I believe that an excuse is merely giving up.  I also believe that some roadblocks can’t be overcome easily, and a few cannot be overcome at all. It is difficult to know which is in front of you. Sometimes you work hard on one of the insurmountable roadblocks and other times you may give up on something that you could have gotten with a little more time and effort. You just never know. Also, government work is different than the private sector. In most instances, it is not merit that is rewarded or compensated in government work. That is just the way it is. In the private sector, if an employee comes up with an idea that makes money, that employee is given a whole lot more leeway in doing things. In government, not so much. Sometimes, it is just the opposite.

I have seen more people in police work try to get into forensics and give up than I have seen succeed, due to both personal reasons and the office roadblocks. Politics plays a part. Staffing plays a part. Even personability plays a role. But if you want it, prepare yourself for lots of work, a long period of time, and possible rejection at every step. As for me, I was getting into forensics one way or another, in or out of government service.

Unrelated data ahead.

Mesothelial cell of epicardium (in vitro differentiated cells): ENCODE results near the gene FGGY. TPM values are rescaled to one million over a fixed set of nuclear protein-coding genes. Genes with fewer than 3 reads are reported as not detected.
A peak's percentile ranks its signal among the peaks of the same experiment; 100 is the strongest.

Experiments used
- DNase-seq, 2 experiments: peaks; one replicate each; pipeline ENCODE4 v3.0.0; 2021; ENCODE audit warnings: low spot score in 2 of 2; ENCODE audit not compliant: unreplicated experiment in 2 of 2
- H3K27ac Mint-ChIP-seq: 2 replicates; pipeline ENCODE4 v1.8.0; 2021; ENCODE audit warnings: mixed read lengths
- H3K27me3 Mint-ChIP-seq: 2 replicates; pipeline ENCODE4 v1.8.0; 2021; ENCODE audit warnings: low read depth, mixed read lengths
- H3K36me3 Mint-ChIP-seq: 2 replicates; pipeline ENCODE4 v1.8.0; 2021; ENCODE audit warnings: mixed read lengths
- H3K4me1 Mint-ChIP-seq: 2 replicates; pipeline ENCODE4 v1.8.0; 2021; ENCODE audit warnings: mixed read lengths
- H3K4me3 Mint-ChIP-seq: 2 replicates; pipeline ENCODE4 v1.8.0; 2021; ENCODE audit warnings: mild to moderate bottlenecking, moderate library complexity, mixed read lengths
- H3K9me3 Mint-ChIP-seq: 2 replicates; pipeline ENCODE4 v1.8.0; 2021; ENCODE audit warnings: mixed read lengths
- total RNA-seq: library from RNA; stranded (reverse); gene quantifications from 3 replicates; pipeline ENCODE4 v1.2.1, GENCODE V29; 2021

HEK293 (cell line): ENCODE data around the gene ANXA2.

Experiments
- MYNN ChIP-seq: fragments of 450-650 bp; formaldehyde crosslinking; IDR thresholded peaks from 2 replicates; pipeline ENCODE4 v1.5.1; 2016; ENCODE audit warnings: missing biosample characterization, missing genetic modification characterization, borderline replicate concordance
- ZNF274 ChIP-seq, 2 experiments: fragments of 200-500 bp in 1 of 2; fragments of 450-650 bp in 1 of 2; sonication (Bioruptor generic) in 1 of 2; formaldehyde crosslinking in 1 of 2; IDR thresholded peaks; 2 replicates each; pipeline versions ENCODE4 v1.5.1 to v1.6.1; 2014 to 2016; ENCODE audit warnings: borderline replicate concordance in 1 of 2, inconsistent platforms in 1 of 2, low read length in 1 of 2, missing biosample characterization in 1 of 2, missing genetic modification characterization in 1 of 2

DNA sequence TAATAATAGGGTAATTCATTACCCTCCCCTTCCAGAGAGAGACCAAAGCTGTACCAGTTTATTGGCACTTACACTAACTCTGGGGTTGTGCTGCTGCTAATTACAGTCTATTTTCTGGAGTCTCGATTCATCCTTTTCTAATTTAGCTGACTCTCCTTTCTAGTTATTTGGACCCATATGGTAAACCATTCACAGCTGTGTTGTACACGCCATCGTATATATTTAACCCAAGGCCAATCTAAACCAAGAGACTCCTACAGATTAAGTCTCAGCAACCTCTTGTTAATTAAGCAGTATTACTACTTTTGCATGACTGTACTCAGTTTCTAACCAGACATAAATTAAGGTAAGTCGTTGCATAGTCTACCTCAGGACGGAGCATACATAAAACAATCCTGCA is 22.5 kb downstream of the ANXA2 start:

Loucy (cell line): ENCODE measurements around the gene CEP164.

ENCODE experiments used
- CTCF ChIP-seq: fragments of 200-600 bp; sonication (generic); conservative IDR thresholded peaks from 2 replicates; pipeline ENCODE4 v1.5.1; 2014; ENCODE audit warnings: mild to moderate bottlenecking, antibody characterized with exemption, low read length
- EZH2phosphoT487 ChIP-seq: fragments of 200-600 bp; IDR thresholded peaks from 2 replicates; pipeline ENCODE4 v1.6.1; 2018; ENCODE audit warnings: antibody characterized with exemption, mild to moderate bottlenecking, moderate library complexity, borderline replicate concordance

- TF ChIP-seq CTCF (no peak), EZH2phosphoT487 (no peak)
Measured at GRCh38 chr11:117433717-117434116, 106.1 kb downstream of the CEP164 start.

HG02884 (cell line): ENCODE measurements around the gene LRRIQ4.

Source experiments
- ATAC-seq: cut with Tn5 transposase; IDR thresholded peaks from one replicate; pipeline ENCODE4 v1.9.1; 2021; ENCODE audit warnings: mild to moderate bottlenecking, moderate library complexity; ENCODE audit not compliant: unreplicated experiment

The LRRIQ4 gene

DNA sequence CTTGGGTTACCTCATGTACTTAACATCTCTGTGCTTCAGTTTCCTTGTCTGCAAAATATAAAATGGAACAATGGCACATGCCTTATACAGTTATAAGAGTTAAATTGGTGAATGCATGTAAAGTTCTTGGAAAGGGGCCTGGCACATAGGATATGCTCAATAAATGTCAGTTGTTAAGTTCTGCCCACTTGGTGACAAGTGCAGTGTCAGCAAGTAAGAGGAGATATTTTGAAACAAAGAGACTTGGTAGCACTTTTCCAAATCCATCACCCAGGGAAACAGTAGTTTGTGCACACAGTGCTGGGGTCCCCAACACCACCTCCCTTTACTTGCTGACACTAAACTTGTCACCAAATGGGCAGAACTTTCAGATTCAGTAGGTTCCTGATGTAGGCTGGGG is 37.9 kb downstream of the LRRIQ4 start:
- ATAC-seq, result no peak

The short story of this guidance is simply:

  1. Become a forensic examiner on your own time and own dime.
  2. Prep everything your department needs to start a lab.
  3. Be the only person fit and competent to carry out the position when you ask for it.

I’m sure other methods work too, but as for me, I rather plan it out, prep everything up front, become the only person for the position (at least the only turnkey ready person), be happy with what I get, and work forward from there. The negative in doing nothing more than asking to be sent to training and be given everything up front probably will result in either a terse ‘No’ or a ‘Good idea!. We’ll need a committee to discuss, request for next year’s budget, and then the following year open the position up to everyone in the department’.

Getting in is the hard part. It’s a cakewalk after that.

If you read this far and already have a forensic lab in your agency, they probably went through something like this in the beginning just to get started in a small closet 😊

If you have done something like this, or especially if you did it differently, let me know. I'm curious to the innovators in police work in this field. By the way, if you can get something like this done in police work, you are extremely marketable outside of police work.